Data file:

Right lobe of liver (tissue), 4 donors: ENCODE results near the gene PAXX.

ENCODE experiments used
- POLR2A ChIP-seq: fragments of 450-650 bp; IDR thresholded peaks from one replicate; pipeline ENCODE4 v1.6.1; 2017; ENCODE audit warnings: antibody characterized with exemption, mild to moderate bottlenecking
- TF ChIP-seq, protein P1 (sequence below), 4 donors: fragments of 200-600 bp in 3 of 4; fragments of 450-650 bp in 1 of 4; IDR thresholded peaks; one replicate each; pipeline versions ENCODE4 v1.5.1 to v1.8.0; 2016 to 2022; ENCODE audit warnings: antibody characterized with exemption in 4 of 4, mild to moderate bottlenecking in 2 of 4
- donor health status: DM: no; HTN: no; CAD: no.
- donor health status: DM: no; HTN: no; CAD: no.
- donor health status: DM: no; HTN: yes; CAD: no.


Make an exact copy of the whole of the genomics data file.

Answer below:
Right lobe of liver (tissue), 4 donors: ENCODE results near the gene PAXX.

ENCODE experiments used
- POLR2A ChIP-seq: fragments of 450-650 bp; IDR thresholded peaks from one replicate; pipeline ENCODE4 v1.6.1; 2017; ENCODE audit warnings: antibody characterized with exemption, mild to moderate bottlenecking
- TF ChIP-seq, protein P1 (sequence below), 4 donors: fragments of 200-600 bp in 3 of 4; fragments of 450-650 bp in 1 of 4; IDR thresholded peaks; one replicate each; pipeline versions ENCODE4 v1.5.1 to v1.8.0; 2016 to 2022; ENCODE audit warnings: antibody characterized with exemption in 4 of 4, mild to moderate bottlenecking in 2 of 4
- donor health status: DM: no; HTN: no; CAD: no.
- donor health status: DM: no; HTN: no; CAD: no.
- donor health status: DM: no; HTN: yes; CAD: no.